New York State Agriculture Commissioner Richard A. Ball today announced that more than $1.2 million in funding will support seven advanced research, education, and marketing projects to help specialty crop farms across New York State grow and remain competitive. The New York State Department of Agriculture and Markets secured the grant through the U.S. Department of Agriculture’s (USDA) Specialty Crop Block Grant program.
New York’s specialty crops include fruits, vegetables, tree nuts, dried fruits, maple syrup, and honey, and are among the state’s most valuable agricultural products. Since the USDA began the program in 2006, New York State has been awarded $16.3 million for 155 specialty crop projects across the state.
Commissioner Ball said: “New York’s specialty crops are critical to our state’s economy, environment, and way of life. The Specialty Crop Block Grant program supports the strength of these crops by investing in research, encouraging innovation, and helping our agricultural community remain competitive in an ever-changing marketplace. It is programs like these that help to ensure the continued strength of New York’s agricultural industry for years to come.”
The Specialty Crop Block Grant program is administered through the New York State Department of Agriculture and Markets, in coordination with the New York Farm Viability Institute (NYFVI). NYFVI recommended $480,000 be provided to Cornell University for five grower research and education projects that will focus on:
- monitoring the occurrence and spread of streptomycin resistance and refinement of alternative management programs for fire blight;
- improving management of sour rot disease and its important insect vectors in New York wine grapes;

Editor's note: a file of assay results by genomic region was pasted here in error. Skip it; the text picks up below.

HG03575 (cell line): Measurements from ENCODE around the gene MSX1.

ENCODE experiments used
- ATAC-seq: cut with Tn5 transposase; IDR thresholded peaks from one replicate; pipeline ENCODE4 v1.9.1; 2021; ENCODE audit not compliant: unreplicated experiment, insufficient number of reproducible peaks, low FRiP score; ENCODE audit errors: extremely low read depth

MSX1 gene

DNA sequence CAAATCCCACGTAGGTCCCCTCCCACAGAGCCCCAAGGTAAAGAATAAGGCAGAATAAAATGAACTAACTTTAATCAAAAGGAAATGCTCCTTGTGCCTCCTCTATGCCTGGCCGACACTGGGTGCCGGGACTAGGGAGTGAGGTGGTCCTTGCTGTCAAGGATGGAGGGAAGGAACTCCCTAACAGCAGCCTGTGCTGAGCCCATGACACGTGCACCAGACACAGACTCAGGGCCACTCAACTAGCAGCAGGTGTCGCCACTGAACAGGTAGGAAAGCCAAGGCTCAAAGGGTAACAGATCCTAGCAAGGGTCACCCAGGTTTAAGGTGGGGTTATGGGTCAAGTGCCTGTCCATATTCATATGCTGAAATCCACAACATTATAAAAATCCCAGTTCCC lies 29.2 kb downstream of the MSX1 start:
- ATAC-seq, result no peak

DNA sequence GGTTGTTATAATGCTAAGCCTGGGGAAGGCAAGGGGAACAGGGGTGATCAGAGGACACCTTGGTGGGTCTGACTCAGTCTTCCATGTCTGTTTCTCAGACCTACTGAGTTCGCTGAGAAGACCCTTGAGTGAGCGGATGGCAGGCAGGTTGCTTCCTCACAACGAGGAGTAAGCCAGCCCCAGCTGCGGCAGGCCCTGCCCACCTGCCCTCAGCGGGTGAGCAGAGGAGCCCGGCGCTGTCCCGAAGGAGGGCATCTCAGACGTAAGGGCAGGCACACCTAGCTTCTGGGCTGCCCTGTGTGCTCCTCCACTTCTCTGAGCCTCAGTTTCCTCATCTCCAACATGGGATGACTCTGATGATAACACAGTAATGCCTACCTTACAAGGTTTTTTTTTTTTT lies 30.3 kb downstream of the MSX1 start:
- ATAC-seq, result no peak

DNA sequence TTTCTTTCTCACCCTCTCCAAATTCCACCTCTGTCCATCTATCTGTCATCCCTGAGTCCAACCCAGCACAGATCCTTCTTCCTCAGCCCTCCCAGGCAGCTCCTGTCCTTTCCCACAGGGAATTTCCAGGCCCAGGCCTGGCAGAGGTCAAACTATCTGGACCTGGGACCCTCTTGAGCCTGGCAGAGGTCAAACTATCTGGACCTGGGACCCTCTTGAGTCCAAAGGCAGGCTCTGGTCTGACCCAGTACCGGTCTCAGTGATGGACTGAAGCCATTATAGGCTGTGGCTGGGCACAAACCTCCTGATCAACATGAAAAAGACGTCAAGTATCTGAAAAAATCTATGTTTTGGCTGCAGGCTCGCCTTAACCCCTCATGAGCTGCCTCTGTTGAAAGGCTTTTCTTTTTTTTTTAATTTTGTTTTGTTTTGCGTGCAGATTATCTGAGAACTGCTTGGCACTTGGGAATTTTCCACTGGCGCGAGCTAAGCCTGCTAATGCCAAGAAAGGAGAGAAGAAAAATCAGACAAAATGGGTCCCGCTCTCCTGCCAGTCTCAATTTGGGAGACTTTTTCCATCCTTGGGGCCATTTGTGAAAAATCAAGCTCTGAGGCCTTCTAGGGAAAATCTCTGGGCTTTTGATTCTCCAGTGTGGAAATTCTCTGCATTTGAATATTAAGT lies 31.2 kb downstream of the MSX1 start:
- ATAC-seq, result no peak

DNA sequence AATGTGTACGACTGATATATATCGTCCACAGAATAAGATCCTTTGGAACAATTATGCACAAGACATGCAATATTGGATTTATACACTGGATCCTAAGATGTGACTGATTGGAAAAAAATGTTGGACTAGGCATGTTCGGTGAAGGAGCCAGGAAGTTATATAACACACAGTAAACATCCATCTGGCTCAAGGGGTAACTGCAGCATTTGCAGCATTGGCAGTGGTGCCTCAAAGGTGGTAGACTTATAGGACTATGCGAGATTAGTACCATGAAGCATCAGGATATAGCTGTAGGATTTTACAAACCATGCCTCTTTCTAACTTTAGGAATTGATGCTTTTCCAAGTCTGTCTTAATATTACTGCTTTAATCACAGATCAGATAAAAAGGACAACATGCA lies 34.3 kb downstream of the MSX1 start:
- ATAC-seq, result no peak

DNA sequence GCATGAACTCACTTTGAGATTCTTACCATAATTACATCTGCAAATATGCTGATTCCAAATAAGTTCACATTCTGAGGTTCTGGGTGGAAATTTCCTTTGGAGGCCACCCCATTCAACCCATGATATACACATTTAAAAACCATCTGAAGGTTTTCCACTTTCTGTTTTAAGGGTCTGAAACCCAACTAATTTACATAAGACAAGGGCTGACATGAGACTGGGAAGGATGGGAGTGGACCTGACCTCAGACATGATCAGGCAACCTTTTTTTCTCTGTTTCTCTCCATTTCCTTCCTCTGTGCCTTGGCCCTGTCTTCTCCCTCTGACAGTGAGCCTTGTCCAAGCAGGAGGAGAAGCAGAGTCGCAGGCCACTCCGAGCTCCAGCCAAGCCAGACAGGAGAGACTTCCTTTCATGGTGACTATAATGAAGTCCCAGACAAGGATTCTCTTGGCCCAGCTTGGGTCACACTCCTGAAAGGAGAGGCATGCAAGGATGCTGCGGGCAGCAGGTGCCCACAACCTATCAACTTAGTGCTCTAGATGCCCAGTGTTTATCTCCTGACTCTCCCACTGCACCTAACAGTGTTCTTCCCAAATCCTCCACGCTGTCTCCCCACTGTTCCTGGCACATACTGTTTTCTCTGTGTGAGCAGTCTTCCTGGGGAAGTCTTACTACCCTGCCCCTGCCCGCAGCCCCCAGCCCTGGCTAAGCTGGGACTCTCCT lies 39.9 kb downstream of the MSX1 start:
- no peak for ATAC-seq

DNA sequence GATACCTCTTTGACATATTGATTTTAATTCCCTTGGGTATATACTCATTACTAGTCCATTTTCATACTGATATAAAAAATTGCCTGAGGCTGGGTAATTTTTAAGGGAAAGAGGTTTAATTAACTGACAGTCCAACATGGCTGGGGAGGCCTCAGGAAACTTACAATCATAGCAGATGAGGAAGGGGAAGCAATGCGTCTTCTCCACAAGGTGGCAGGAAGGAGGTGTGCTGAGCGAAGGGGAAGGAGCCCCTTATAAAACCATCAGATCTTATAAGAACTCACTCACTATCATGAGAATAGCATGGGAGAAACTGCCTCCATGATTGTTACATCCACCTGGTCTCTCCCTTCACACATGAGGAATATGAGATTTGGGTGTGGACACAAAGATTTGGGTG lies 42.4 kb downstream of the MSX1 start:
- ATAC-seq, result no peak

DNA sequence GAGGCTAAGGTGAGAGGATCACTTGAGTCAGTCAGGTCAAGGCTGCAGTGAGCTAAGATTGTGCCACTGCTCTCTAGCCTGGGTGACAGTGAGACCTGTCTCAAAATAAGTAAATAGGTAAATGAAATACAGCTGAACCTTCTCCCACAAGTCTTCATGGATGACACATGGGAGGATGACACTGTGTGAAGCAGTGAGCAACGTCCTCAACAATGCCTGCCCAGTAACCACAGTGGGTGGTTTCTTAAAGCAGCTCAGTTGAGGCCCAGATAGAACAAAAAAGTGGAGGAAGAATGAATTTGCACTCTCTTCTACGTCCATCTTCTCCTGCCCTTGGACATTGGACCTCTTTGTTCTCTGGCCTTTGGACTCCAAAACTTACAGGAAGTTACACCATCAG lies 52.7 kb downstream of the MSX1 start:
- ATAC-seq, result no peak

- incorporating iopesticides into vegetable disease management.
- implementing energy efficient lighting control to increase the profitability of New York State commercial greenhouses; and
- facilitating the strength of New York’s regional hazelnut and chestnut industries through the identification of improved genetic materials and best management practices.
Cornell University was also awarded $460,000 for research on identifying alternatives to neonicotinoids and chlorpyrifos for controlling insect pests in New York’s specialty crops.
In addition, $190,000 from the Specialty Crop Block Grant program will also support the marketing and promotion of New York’s specialty crops at tradeshows.
David Grusenmeyer, Executive Director of the New York Farm Viability Institute, said: “The people of New York are fortunate to have farmers that grow a wide range of specialty crops for their tables. This year’s projects will create knowledge to help farmers better manage pests in apples, grapes, and tomatoes, grow greenhouse crops more efficiently, and build a strong foundation for New York’s tree nut industry. NYFVI is proud to collaborate with the New York State Department of Agriculture and Markets and engage our extensive network of farmer review panels to conduct the competitive grant portion of New York’s Specialty Crop Block Grant Program.”
“New York fruit and vegetable growers face critical pest management challenges, accelerated by an increasingly warm, humid climate,” said Benjamin Houlton, the Ronald P. Lynch Dean of Cornell University’s College of Agriculture and Life Sciences. “These block grants provide key opportunities for our researchers to partner with New York farmers and food producers on more efficient, sustainable tools and practices to grow their crops. I greatly appreciate the support of the New York State Department of Agriculture and Markets, along with the NY Farm Viability Institute, in securing these resources. Their efforts will bolster New York’s specialty crop growers with innovative, science-based solutions to help them produce the foods so many of us enjoy.”
Since 2015, the NYFVI has supported the Department by administering its competitive application process. NYFVI evaluates the research proposals, reviews applications, submits recommendations to the Department and oversees the progress of the projects. Grant funds are awarded to applicants whose projects have statewide significance to the specialty crop industry and build knowledge that will help all growers.